National newspapers were ‘unimpressed by Jeremy Corbyn’s victory’ in the Labour leadership election, Roy Greenslade noted in the Guardian, surprising no-one. Corbyn secured almost 62% of the 506,000 votes cast, up from the 59% share he won in 2015, ‘with virtually no press backing whatsoever’. In reality, of course, Corbyn did not just lack press backing. He won in the […]
Tag: David Edwards
Last week, seven years after the Iraq Inquiry was set up, Sir John Chilcot finally delivered his long-awaited report. Although it stopped short of declaring the Iraq war illegal, and although it failed to examine the real motives for war, the report was not quite the whitewash that had been feared by peace campaigners. Lindsey German, convenor of the Stop […]
We live in disconcerting times. Here at home, a Tory government with the weakest of mandates is waging, on behalf of corporate-financial elites, class war against the poor and vulnerable. Across the world, and particularly in the Middle East, the engines of western imperialism continue to chug remorselessly along, their slaughter and immiseration of millions an irrelevance to western war […]
For indeed the unwritten rule informing this type of journalism is: if you want to get close to the ‘defence’ establishment, you better be close to the ‘defence’ establishment: ideologically, sympathetically, ‘patriotically’.
A near-perfect example of this industry-wide perceptual bias has been supplied this year by BBC diplomatic editor, Mark Urban.
After 14 years of the Media Lens project, it feels quite odd for us to be working in a context of hope. For much of the time we have been ‘jousting with toothpicks’ against the corporate behemoth with no way of knowing if anything really substantial could be achieved. While our gloom over inaction on climate change remains, the surge of radical politics across Europe really is an inspiration.
On and on, the establishment press has attacked an obviously authentic representative of Labour values as the ultimate threat to Labour values. On and on, the alleged concern has been to save the Labour party from itself, to protect its electability, to defend democracy. Much of this ‘concern’ has been expressed by sworn enemies of the Labour party.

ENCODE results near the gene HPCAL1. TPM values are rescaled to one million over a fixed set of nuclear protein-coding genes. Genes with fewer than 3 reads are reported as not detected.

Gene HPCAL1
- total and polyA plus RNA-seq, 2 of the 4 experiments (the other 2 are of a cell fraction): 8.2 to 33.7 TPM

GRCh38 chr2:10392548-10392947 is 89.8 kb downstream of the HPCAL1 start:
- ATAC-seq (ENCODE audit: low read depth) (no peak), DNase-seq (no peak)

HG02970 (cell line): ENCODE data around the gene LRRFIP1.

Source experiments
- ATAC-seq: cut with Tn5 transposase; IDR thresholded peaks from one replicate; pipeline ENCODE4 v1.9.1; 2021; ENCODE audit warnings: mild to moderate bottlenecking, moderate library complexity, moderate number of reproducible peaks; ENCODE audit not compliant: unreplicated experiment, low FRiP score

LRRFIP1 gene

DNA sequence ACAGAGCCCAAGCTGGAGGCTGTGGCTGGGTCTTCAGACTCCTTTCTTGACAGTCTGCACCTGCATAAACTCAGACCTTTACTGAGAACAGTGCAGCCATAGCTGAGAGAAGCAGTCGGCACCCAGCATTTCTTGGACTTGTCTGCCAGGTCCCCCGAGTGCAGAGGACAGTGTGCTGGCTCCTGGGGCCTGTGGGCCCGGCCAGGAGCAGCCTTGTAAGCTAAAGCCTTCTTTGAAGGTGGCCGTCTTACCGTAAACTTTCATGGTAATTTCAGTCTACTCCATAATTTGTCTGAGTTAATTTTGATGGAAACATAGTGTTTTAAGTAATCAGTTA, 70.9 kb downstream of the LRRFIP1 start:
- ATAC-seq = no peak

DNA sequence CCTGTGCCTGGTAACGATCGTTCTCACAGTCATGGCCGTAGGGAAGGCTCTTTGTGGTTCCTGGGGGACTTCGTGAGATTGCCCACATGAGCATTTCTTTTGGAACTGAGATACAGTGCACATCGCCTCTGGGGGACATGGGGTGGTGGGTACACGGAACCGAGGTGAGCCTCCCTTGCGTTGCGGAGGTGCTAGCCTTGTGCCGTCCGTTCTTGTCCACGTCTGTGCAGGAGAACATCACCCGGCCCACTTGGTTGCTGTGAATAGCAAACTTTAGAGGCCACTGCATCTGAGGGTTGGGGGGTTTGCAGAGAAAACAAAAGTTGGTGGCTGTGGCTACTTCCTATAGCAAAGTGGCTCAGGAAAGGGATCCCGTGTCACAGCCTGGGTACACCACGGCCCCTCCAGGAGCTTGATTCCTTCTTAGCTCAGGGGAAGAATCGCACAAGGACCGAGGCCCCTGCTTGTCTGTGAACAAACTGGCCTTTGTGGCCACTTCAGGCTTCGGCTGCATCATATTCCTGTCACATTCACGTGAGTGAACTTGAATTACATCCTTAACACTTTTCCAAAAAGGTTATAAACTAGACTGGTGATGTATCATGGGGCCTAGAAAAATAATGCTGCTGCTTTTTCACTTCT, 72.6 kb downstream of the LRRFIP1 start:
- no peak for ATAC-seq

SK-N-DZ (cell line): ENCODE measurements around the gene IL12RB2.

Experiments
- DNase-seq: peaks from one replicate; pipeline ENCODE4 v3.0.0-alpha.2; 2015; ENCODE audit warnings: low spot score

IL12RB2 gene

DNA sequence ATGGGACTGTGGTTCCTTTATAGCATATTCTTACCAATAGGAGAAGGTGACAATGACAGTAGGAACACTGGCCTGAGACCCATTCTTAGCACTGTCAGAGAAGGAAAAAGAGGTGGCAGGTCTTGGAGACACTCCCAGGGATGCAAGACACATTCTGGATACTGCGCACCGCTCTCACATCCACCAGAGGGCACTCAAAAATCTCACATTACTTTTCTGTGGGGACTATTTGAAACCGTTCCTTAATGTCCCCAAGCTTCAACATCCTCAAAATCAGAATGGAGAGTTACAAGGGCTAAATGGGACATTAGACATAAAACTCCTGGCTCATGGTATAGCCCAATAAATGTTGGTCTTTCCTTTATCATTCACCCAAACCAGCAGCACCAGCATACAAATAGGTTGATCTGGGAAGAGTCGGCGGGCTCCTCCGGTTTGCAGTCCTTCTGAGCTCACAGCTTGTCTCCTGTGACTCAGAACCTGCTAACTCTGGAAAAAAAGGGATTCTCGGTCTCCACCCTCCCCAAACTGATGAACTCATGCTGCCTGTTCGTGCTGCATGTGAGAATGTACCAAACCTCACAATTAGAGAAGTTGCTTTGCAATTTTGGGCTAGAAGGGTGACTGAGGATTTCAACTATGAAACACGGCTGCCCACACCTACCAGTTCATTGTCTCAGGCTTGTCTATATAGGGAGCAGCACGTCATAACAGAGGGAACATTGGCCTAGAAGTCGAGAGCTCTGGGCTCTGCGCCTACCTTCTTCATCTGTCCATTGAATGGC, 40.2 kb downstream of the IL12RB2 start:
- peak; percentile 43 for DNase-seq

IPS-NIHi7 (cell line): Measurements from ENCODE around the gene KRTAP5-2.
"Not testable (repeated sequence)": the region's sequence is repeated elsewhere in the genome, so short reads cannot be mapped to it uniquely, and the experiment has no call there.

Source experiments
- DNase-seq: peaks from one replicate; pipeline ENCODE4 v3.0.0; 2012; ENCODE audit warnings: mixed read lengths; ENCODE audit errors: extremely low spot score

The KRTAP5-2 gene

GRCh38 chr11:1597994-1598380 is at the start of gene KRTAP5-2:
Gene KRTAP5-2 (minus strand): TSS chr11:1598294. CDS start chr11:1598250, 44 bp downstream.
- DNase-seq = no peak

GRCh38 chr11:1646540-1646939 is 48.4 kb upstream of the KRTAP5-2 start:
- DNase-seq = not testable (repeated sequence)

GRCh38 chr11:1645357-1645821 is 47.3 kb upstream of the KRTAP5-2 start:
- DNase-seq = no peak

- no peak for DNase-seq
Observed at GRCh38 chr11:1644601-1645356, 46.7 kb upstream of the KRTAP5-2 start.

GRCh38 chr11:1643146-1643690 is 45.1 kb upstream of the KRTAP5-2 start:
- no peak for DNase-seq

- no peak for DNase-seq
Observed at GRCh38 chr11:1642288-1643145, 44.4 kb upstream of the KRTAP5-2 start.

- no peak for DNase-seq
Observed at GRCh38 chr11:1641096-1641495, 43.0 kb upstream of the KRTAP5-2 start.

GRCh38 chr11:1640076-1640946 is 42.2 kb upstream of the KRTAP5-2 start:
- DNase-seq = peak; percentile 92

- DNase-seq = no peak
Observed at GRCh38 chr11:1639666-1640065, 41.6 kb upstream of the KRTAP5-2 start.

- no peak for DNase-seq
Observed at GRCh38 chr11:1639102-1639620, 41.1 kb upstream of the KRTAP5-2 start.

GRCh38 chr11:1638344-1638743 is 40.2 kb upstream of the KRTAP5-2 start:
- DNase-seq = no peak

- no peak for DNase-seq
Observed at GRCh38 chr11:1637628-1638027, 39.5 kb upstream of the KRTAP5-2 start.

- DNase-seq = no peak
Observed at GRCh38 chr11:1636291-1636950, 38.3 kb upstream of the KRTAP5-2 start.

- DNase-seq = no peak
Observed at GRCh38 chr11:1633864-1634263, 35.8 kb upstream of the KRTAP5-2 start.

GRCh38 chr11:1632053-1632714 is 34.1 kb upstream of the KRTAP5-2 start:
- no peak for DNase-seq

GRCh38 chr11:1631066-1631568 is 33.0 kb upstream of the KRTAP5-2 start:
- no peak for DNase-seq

As one reads through the hundreds of articles mentioning the four Labour candidates, it becomes overwhelmingly clear that serious, much less harsh, criticism of the New Labour triumverate is not on the agenda. It just becomes obvious that there are no forces within the Guardian willing to support such a focus.
Like Blair and the rest of the establishment, the Guardian and other corporate media claim their motivation is to preserve Labour’s electability, rather than to attack any and all politics that stray off the ‘centrist’, ‘modernising’ path. In reality, it could hardly be more obvious that this collection of profit-seeking, corporate enterprises – grandly and laughably proclaiming themselves ‘the free press’ – is opposing a threat to their private and class interests.
Imagine the BBC inviting readers to place themselves in the shoes of an Islamic State cannibal. The simple act of interviewing Abu Sakkar humanised him in a way that is unthinkable for Islamic State fighters, or any other official enemy perpetrating a comparable act.
The destruction of Libya is not only not ‘detail’, it is arguably the defining fact, and crime, of Clinton’s life. If an official enemy were responsible and under discussion, the idea that one could simply pass over, or take as read, their destruction of an entire country would be unthinkable.
Islamic State can be made to take the blame for the actions of our own, far more lethal, extremists.
Imagine if George Monbiot, John Pilger, Noam Chomsky, Edward Herman, David Peterson, Jonathan Cook, Mark Curtis, Glenn Greenwald, Nafeez Ahmed, Robert Fisk, Naomi Klein, Russell Brand, Michael Moore, Julian Assange, Chris Hedges, Sharon Beder, Seumas Milne and others rejected the media moguls, billionaires, parent companies and advertisers, and offered their work completely free of charge from a single media outlet. Would the global public be willing to support such a group, such a cause, through donations? The answer, we think, is blindingly obvious.